A Letter To My Teenage Self

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argentina2Dear Hannah,

You’re probably struggling to figure out that geometry or talking on your purple sparkly landline phone or waiting for the Internet to dial-up so you can sign on to AOL instant messenger or singing loudly into your hairbrush. Or maybe you’re cuddling with Baxter—guess what! You’re still going to be cuddling with Baxter when you’re 28! And even cooler—your SON likes to cuddle with him too! Yes, I said your SON! In a few short years, you’ll go to Freed Hardeman and have the time of your life, and while you’re there, you’ll learn a ton of hard life lessons and meet the man you’re going to marry. You’ll marry him when you’re 24 years old, and shortly after you turn 27, you’ll be having a baby. He’ll be the very best thing about you. Get excited. Oh, and when you’re 28, you’ll find out you’re having another baby! Listen girl, soak up this happy-go-lucky, very-few-responsibilities time, because it’s about to get busy fast. There will be days when you wish you could go back and be able to lay on your bed, jam out to your favorite CD’s, and read a book while someone else cooks for you and does all your laundry. :)

But here’s the real reason I’m writing you. There are some things I know now about your parents that I didn’t know then. You should know these things—every teenager with Christian parents should know these things. So if today is one of those days you’re super mad at Mom and Dad, turn down the Evanescence for a second and listen up.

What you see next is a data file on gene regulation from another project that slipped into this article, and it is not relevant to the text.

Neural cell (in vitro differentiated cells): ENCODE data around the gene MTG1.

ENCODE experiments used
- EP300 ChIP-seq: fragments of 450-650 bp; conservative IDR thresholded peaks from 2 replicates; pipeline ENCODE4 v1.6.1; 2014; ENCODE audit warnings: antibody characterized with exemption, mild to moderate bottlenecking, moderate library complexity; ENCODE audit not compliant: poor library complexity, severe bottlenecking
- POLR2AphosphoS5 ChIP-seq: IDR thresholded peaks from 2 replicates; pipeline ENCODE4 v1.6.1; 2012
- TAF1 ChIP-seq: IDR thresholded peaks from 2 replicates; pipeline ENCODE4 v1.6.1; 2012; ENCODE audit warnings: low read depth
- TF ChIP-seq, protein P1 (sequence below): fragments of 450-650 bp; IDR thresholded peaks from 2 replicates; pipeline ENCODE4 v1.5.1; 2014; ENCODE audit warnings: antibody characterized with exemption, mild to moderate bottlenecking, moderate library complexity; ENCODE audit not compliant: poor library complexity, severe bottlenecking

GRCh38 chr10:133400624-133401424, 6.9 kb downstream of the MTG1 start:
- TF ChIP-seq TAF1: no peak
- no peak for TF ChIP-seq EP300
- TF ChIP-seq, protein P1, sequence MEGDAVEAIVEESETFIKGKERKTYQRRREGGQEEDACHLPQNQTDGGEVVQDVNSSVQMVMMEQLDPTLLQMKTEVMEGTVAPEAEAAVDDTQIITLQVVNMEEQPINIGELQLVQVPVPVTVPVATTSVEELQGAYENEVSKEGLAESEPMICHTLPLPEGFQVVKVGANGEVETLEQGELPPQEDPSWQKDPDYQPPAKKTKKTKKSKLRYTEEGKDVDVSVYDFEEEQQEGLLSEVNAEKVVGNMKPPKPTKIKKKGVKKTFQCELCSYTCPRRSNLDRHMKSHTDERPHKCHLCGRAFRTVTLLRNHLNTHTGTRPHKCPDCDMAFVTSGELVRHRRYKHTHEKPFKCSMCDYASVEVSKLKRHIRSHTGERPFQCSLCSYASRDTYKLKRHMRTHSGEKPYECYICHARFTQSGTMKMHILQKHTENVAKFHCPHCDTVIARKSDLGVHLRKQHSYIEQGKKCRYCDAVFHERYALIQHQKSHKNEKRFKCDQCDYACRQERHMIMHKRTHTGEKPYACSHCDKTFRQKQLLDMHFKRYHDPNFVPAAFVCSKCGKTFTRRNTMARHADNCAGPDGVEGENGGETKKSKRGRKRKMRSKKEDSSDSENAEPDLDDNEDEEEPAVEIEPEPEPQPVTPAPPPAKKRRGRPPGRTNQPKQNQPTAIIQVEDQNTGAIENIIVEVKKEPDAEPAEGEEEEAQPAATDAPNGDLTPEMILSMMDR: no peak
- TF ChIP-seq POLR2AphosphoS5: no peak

Here are some thoughts I know might be going through your head right now:

They don’t know anything about what it’s like to be my age.

What I know now: Actually, they do. They know a lot more than you think they do. Whenever you feel like they are so out of touch with reality and they don’t remember what it’s like to feel like a teenager—to feel insecure and unsure and passionate and inspired and hormonal and frustrated and exhilarated and confused and scared and lonely all at the same time…remind yourself of these words—they know more and remember more than you think they do. There will come a day when you’ll realize that so much of what they said, so much of what they wouldn’t let you do, so much of what they made you do, was all for an important reason that won’t make sense to you now but will one day. One day, I promise you will wish you had listened and paid attention more, for perhaps it could have saved you a lot of frustration and even some heartache.

They are so strict about what I wear. They don’t want me to ever look cute.

What I know now: Let me tell you something you don’t realize—all the modesty rules your parents are giving you are not because they never want you to have a boyfriend. They know good and well all that business is about to start, and soon. See, your parents know (and yes, remember) what a struggle it is to keep your thoughts and actions pure when you’re a teenager—especially when you’re a teenage guy who constantly struggles with the temptation of lust. They understand sexual temptation more than you do, because, hello—they’re married, and they can do the stuff you’ve vowed not to do until you’re married, too. (I know you don’t like to think about this because ew, they’re your parents, but…it’s important). One day, when you’re married too, you’ll understand the way a man’s mind works, and you’ll understand just how very MUCH we as girls can affect the hearts and minds of the men around us, simply by the way we dress. So whenever Dad makes you turn around in a circle before you go out and he tells you to go back to your room and change because your Mudd jeans are too tight, just do it. Trust that he knows what he’s talking about—remember whose name you’re professing, and trust that your Dad really does just want what’s best for you, and what’s best for your peers, who are paying attention to you (and everyone else their age—because let’s be honest—you and all your friends are influenced way more by each other than by anyone else). Dress modestly, and don’t argue with your parents when they help you (or coerce you, whichever way is necessary) to do that. One day, you’ll be glad you were careful about this.

Why are they always all up in my business? Can’t I have a little privacy?